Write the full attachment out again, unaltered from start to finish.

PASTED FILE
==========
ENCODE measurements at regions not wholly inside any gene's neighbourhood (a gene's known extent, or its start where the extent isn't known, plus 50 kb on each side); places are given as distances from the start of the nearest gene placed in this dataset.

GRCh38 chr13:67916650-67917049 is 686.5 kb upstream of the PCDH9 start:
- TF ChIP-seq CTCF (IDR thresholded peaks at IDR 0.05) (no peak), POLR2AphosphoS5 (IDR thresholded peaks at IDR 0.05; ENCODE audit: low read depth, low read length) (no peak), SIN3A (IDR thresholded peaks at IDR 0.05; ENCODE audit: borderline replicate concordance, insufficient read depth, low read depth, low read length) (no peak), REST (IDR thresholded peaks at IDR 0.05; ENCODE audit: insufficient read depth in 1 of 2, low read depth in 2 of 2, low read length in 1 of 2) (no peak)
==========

ENCODE measurements at regions not wholly inside any gene's neighbourhood (a gene's known extent, or its start where the extent isn't known, plus 50 kb on each side); places are given as distances from the start of the nearest gene placed in this dataset.

GRCh38 chr13:67916650-67917049 is 686.5 kb upstream of the PCDH9 start:
- TF ChIP-seq CTCF (IDR thresholded peaks at IDR 0.05) (no peak), POLR2AphosphoS5 (IDR thresholded peaks at IDR 0.05; ENCODE audit: low read depth, low read length) (no peak), SIN3A (IDR thresholded peaks at IDR 0.05; ENCODE audit: borderline replicate concordance, insufficient read depth, low read depth, low read length) (no peak), REST (IDR thresholded peaks at IDR 0.05; ENCODE audit: insufficient read depth in 1 of 2, low read depth in 2 of 2, low read length in 1 of 2) (no peak)